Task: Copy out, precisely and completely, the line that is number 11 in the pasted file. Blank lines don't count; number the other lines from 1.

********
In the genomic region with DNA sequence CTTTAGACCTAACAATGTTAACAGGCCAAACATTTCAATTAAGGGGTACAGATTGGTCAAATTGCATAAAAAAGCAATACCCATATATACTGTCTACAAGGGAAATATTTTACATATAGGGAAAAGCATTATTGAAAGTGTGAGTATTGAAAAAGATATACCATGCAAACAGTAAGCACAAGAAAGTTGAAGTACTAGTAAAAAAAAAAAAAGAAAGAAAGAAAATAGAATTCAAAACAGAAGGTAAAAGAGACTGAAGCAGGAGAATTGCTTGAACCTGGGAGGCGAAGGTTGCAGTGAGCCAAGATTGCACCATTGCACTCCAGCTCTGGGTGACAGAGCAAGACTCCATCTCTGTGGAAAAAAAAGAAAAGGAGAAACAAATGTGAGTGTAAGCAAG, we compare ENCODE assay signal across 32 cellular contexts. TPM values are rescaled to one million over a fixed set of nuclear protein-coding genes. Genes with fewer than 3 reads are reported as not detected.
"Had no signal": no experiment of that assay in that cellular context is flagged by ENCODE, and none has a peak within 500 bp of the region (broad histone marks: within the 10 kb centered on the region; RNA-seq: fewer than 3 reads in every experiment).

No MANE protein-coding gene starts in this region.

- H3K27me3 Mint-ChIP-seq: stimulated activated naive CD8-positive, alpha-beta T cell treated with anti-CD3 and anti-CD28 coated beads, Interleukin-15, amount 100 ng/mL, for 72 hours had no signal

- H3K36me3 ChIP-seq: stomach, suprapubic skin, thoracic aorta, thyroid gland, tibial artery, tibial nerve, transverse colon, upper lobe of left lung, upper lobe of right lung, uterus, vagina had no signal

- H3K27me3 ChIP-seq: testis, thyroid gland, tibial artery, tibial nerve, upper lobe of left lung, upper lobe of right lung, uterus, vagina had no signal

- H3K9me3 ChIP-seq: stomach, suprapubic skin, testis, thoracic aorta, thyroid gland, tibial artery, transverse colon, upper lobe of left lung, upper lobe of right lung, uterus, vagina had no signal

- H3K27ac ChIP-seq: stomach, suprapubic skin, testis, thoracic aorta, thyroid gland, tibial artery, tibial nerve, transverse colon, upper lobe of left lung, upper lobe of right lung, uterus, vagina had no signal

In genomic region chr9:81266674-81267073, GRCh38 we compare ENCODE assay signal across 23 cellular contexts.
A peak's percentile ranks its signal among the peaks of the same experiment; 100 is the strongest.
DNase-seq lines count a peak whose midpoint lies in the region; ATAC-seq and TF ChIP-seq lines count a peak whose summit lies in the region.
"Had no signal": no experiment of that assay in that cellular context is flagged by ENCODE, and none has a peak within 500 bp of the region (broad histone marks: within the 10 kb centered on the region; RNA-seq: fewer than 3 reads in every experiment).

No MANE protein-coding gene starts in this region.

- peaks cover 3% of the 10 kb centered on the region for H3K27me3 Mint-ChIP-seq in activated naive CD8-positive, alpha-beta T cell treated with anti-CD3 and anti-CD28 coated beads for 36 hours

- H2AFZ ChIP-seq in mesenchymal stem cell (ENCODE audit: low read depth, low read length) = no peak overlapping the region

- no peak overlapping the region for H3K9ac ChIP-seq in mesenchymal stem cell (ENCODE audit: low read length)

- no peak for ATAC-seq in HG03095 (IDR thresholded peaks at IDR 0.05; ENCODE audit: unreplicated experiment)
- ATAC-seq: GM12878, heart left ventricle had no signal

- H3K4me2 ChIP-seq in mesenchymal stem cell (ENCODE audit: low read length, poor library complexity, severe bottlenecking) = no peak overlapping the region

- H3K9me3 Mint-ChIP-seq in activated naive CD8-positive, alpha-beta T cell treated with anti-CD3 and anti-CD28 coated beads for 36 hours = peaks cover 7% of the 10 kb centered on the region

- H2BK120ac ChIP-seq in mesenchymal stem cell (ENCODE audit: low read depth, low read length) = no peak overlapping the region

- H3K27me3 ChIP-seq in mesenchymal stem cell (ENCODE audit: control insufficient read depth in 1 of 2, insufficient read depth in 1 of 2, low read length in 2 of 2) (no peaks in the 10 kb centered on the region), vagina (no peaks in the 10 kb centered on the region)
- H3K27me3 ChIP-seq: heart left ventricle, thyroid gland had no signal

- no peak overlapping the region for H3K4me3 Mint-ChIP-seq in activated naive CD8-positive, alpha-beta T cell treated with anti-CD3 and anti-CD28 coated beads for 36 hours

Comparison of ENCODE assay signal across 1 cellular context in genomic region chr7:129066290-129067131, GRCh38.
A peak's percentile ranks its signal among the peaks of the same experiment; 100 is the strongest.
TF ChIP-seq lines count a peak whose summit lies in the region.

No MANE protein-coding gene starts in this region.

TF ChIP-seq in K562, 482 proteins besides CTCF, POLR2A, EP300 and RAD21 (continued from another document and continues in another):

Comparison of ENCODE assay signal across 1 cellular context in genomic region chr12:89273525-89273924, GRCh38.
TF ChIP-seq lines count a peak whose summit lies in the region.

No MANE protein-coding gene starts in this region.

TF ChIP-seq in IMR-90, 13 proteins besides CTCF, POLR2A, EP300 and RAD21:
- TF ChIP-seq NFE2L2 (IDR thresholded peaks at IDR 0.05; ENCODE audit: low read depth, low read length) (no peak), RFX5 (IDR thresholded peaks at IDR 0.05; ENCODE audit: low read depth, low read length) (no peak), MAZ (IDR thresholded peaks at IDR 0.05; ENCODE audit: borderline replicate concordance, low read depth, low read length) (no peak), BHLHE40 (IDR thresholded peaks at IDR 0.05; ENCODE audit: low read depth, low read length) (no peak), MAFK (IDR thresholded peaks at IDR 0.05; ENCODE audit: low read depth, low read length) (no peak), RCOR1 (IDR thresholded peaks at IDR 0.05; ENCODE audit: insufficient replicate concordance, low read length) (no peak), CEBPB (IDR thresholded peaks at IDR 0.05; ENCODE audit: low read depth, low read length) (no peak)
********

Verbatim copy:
DNase-seq lines count a peak whose midpoint lies in the region; ATAC-seq and TF ChIP-seq lines count a peak whose summit lies in the region.